U.S. Rep. Edward J. Markey, the Democratic candidate for the Senate seat that John Kerry left to become secretary of state, orates that Tamerlan Tsarnaev should continue to decompose above ground: “If the people of Massachusetts do not want that terrorist to be buried on our soil, then it should not be.”
Many Bay Staters agree. Cambridge city officials said nyet to burial in the city cemetery. Other cemeteries did the same. When the corpse arrived at one funeral home, protesters said it should go elsewhere and called funeral director Peter Stefan “un-American” for being willing to handle the funeral.
Stefan replied, according to Politico, “We take an oath to do this. Can I pick and choose? No. Can I separate the sins from the sinners? No. We are burying a dead body. That’s what we do.” Good for Stefan. No matter how heinous Tsarnaev’s actions were, he was made in God’s image.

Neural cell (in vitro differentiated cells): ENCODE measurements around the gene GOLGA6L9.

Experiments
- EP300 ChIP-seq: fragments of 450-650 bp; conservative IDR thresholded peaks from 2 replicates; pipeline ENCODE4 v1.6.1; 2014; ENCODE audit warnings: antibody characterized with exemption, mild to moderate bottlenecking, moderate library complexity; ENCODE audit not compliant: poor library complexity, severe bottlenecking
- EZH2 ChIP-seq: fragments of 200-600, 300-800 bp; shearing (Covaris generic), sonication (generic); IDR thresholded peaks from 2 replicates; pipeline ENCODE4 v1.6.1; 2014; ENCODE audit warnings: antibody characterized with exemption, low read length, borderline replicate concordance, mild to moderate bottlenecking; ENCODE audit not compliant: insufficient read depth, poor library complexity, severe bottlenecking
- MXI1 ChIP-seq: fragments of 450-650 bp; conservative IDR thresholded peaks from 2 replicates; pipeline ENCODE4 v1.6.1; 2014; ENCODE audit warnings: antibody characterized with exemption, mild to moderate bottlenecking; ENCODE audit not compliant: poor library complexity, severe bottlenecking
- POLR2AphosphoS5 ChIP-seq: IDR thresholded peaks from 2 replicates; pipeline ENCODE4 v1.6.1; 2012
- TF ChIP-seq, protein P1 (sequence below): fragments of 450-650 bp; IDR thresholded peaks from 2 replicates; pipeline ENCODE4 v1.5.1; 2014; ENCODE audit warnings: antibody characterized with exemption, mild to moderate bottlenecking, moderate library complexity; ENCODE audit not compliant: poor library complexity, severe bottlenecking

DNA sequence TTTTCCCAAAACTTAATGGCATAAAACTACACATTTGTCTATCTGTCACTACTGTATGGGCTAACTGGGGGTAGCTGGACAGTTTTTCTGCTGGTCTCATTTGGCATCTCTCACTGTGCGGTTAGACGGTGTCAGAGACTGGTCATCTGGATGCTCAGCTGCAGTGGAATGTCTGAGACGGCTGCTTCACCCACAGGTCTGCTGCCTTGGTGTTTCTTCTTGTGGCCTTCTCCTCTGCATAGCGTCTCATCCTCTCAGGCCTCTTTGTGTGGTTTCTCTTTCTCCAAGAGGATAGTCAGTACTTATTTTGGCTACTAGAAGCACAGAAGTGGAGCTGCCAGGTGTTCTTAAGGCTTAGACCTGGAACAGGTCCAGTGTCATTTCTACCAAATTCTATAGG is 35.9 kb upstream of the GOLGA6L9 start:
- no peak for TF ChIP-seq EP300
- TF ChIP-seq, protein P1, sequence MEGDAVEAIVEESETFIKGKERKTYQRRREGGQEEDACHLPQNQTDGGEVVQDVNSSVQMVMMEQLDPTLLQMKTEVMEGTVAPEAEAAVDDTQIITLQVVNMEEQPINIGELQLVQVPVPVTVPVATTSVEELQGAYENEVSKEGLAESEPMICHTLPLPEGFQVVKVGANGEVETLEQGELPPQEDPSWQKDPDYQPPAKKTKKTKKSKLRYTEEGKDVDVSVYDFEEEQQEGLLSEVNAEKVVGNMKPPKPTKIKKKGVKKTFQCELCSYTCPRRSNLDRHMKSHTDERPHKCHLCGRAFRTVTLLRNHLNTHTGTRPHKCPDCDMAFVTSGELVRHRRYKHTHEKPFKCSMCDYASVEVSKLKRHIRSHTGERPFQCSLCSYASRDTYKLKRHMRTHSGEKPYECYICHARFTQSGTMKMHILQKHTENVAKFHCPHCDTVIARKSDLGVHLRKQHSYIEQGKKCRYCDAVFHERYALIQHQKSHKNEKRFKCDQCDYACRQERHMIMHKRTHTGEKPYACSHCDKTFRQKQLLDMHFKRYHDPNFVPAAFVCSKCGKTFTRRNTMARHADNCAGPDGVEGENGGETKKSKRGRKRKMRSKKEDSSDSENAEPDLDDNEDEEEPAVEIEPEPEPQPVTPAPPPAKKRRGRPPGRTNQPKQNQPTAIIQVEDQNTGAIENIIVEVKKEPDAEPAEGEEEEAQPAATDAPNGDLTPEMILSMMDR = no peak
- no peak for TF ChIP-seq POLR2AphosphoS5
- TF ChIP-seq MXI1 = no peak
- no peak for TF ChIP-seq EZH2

The protesters’ sins, and mine, do not appear to be as great as Tsarnaev’s: We like to judge by a human good-enough standard. God’s standard is different: If anyone who did evil could not be buried, then no one would be buried. God is gracious, so we should be gracious as well.
And if you want to see the great movie scene about refusal to bury a person, watch the beginning of The Magnificent Seven, a fine half-century-old Western: Yul Brynner and Steve McQueen make sure a body is buried (see the two video clips below).
The issue there was racism rather than murder, but I wouldn’t mind some Massachusetts evangelicals driving up with a wagon and insisting that, out of respect for God, Tsarnaev deserves to be buried, even though he did not respect God or his fellow man.